______________________________________ T °C. kdec______________________________________ 141 2.9 × 10-6 151 1.2 × 10-5 161 4.3 × 10-5______________________________________
Into the same autoclave as used in the preceding example, 20 g of the branched perfluoroalkane of example 1 (0.041 moles) and 31 g of I2 (0.122 moles) were charged. The autoclave was then heated to 161° C. and this temperature was maintained for 6 hours (with sampling at intervals of time to determine the reaction kinetic constant (k)). At the end it was cooled and the rough product was discharged which, on N.M.R. analysis and G.C. analysis, resulted to be composed only of ##STR21## Analogous tests at different temperatures gave the same results and permitted the calculation of the kinetic constant as a function of the temperature:
______________________________________ T °C. k______________________________________ 151 2.3 × 10-5 161 7.4 × 10-5______________________________________
Following the same procedure as the preceding example, 30 g (0.061 moles) of the branched perfluoroalkane used in example 2 and 16 g of I2 (0.063 moles) were charged. At the end, the whole was cooled and the rough reaction product was discharged. On N.M.R. analysis and G.C. analysis, it proved to be composed of the products obtained in example 2.
Into the same autoclave as used in the preceding example, 15 g of the branched perfluoroalkane used in example 2 (0.031 moles) and 14.8 g of Br2 (0.092 moles) were charged. The autoclave was heated to 161° C. and this temperature was maintained for 9 hours. At the end, a rough product was discharged, which proved to be composed of: ##STR22## As in example 2, the kinetic constant at different temperatures was calculated:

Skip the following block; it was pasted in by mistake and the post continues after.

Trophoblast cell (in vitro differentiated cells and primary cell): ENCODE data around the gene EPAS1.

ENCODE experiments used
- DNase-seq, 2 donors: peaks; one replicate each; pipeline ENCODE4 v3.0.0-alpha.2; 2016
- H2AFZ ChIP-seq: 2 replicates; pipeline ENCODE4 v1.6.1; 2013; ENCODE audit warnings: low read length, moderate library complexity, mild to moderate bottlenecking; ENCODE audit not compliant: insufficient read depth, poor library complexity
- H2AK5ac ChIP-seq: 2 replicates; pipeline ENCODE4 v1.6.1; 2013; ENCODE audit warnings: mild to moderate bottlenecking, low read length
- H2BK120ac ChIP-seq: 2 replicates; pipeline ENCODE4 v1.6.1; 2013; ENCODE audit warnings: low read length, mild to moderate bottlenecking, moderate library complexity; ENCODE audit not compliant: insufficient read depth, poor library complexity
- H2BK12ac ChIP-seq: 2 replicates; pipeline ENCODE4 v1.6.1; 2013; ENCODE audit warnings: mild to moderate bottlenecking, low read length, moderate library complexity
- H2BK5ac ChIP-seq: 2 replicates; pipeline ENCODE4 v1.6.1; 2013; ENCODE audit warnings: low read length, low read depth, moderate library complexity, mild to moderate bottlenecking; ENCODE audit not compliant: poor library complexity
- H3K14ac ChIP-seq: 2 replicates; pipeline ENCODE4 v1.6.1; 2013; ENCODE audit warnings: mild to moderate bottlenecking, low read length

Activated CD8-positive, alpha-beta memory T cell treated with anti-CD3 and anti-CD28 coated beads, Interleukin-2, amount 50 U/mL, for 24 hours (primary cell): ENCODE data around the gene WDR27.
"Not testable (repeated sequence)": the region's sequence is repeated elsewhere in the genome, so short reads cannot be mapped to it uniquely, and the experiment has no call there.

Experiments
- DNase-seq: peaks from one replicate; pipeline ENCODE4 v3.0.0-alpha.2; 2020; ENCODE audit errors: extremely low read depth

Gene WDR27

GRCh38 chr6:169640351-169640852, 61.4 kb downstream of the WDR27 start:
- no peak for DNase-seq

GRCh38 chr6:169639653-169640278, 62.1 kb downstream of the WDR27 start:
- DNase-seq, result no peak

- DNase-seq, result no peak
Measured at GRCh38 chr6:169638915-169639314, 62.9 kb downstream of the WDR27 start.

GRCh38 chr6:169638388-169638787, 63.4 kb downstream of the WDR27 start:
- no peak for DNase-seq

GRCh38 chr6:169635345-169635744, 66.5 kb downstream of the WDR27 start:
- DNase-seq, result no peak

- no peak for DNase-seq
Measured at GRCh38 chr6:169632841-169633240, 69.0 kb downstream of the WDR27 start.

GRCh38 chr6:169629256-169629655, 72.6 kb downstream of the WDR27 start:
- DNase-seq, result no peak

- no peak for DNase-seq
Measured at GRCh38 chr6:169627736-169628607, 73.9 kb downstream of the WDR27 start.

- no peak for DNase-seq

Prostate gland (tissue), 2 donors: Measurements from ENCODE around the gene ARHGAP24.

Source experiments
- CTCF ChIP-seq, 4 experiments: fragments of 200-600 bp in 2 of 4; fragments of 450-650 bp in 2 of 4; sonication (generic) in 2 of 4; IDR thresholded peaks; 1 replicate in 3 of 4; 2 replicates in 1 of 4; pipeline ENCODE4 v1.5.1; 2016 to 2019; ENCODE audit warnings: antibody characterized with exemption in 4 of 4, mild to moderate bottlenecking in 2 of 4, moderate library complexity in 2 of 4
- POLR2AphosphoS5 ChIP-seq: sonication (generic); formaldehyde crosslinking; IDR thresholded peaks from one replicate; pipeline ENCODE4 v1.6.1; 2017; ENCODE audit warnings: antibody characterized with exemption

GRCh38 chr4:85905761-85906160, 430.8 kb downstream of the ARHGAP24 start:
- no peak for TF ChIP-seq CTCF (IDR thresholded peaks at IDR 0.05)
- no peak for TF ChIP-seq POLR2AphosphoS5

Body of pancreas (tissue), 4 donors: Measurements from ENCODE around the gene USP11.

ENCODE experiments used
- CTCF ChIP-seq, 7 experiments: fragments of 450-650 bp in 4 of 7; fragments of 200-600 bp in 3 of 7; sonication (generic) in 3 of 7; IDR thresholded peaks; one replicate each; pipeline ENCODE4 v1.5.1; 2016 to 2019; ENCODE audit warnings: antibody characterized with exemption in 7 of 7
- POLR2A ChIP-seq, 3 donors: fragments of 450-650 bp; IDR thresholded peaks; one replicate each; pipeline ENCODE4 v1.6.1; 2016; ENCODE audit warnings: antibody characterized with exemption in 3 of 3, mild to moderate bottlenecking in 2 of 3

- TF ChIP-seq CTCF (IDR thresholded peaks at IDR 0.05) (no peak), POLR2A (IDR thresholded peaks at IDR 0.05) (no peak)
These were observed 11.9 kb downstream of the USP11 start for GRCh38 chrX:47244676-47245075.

______________________________________ T °C. k______________________________________ 141 7.0 × 10-6 151 2.3 × 10-5 161 7.6 × 10-5______________________________________
Into the same reactor as used in the preceding examples 15 g of perfluoroalkane (H) (0.031 moles) and 23.6 g of I2 (0.093 moles) were charged. The charged reactor was heated to 191° C. and was allowed to rest for 8 hours. At the end, a rough product was discharged, which contained about 15% of the staring perfluoroalkane and the following products: ##STR23##
Into the same autoclave and following the same procedure, 10 g of perfluoroalkane (G) (0.019 moles) and 14.2 g of I2 (0.056 moles) were reacted at 150° C. for 6 hours, then cooled. The rough reaction product was analyzed and proved to be composed of, besides about 10% of unreacted perfluoroalkane: ##STR24##
Into a 50 ml autoclave made of AISI 316 steel, 20 g of perfluoroalkane (F) (0.041 moles), and 8.6 g of Cl2 (0.123 moles) were charged and heated to 150° C. This temperature was maintained for 10 hours. The autoclave was then cooled and the rough reaction product was discharged, which contained the starting perfluoroalkane and: ##STR25##
Although the invention has been described in conjunction with specific embodiments, it is evident that many alternatives and variations will be apparent to those skilled in the art in light of the foregoing description. Accordingly, the invention is intended to embrace all of the alternatives and variations that fall within the spirit and scope of the appended claims. The reference cited are hereby incorporated by reference.